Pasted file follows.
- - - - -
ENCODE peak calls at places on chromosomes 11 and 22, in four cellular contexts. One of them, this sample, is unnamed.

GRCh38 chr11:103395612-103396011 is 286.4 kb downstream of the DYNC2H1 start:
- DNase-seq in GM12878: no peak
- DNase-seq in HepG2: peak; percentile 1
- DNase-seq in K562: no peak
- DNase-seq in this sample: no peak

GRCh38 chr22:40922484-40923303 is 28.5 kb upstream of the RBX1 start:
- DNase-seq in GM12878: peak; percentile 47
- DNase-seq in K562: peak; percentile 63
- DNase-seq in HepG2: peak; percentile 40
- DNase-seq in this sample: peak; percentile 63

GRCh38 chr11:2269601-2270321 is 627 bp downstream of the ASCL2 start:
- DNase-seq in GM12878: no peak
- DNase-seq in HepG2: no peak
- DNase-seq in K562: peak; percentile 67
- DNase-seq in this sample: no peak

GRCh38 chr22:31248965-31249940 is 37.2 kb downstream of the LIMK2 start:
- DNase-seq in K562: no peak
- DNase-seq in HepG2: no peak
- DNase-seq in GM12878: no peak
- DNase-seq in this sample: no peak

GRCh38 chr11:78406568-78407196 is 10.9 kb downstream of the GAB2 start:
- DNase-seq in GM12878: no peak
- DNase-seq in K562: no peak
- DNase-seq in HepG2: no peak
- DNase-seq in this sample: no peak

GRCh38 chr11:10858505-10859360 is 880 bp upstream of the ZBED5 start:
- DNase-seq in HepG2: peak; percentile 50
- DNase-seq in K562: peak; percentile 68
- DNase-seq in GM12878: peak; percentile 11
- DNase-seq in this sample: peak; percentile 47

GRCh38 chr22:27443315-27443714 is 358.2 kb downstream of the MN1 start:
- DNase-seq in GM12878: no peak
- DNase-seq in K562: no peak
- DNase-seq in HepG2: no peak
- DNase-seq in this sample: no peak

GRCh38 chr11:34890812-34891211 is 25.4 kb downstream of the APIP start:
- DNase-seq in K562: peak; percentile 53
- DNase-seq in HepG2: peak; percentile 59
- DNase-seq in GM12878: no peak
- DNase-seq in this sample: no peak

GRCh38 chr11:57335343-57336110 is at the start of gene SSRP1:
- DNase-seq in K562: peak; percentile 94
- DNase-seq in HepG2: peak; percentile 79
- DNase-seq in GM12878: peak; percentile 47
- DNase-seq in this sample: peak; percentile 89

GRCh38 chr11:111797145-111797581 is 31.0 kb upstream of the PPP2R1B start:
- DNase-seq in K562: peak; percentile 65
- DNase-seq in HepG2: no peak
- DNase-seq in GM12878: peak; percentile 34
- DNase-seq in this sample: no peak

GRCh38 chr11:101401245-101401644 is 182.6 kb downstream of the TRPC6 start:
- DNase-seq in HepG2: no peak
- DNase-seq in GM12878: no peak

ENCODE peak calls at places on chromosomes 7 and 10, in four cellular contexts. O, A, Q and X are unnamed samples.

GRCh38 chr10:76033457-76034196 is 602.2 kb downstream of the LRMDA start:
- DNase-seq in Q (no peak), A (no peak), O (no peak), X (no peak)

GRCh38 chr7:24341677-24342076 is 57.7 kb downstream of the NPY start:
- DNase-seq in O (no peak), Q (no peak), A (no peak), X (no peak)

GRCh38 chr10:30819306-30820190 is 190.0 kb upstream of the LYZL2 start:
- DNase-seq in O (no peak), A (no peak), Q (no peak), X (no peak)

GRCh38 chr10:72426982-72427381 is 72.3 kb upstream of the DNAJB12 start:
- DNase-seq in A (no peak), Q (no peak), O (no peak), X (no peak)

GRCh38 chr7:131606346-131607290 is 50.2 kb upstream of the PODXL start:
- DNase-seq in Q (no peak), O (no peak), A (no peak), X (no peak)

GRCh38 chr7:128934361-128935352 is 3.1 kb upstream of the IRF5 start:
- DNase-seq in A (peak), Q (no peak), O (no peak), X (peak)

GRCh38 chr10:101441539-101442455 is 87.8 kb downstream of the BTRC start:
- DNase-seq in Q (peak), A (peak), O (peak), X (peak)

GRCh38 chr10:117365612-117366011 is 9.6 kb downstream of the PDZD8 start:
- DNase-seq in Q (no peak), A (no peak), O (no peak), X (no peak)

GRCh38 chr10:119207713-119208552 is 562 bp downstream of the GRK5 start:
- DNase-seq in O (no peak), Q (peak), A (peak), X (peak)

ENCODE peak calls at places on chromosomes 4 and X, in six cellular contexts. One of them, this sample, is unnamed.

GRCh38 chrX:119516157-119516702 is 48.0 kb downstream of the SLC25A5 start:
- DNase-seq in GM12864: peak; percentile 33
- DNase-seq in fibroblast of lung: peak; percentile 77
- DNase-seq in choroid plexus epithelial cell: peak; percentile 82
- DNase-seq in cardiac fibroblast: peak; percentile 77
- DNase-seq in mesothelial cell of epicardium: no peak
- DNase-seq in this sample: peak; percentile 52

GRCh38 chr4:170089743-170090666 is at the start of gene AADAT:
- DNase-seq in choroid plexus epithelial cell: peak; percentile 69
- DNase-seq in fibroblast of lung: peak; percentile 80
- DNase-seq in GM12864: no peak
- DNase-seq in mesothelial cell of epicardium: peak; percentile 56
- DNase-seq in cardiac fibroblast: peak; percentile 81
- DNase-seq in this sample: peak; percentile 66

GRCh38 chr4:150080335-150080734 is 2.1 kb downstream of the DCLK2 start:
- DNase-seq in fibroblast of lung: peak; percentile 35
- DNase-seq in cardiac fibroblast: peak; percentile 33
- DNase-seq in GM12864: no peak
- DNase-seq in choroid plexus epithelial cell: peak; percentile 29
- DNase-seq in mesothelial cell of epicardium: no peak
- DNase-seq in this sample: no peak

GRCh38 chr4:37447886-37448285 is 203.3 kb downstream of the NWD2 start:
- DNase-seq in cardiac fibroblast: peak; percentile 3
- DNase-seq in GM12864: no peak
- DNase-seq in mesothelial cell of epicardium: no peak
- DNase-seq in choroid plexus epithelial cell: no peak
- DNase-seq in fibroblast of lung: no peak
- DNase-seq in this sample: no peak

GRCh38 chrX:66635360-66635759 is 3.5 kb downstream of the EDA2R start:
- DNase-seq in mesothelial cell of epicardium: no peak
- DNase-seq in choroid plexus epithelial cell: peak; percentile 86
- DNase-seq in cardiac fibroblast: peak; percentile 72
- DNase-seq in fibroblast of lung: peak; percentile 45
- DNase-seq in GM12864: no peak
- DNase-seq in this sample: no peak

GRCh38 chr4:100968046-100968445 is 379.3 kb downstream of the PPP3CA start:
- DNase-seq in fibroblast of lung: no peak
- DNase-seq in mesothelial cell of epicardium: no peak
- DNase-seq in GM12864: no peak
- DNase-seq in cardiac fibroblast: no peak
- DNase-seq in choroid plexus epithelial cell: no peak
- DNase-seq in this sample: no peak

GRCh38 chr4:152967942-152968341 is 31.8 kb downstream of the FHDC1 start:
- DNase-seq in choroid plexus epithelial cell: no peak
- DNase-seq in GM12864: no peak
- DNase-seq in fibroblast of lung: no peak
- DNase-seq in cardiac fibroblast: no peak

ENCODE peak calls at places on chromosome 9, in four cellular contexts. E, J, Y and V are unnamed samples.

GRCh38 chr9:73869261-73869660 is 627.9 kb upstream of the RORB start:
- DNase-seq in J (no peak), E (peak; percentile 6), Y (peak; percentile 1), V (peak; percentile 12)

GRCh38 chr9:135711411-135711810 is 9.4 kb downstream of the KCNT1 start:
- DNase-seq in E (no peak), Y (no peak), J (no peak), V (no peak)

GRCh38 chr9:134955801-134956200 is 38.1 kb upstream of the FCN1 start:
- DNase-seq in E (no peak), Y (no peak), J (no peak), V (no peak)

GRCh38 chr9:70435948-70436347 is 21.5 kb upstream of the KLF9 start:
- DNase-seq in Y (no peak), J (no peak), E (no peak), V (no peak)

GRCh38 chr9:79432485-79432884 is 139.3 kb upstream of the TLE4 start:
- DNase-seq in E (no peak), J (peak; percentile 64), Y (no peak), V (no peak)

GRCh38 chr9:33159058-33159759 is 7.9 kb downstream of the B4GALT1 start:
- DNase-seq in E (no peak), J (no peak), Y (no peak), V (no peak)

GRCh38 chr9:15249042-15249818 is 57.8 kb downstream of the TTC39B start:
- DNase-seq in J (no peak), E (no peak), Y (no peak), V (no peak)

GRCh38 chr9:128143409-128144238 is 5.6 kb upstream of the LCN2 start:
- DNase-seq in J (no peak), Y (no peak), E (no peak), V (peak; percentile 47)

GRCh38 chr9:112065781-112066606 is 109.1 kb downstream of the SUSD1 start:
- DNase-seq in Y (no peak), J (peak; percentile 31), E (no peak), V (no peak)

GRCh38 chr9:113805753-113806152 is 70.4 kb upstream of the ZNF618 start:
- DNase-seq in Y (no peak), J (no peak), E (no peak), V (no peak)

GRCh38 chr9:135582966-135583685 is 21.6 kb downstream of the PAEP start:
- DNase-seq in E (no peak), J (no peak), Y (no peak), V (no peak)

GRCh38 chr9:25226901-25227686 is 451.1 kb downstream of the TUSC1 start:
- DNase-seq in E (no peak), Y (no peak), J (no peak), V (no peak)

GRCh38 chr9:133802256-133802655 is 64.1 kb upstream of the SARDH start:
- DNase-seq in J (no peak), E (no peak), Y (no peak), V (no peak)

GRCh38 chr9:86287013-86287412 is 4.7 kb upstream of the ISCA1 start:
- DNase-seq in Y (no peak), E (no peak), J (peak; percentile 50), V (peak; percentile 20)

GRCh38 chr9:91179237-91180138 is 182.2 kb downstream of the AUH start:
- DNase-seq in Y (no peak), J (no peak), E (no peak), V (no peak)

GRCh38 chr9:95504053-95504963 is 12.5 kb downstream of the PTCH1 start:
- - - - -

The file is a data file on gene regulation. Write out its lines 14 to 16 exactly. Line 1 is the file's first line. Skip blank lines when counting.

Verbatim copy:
- DNase-seq in HepG2: no peak
- DNase-seq in K562: peak; percentile 67
- DNase-seq in this sample: no peak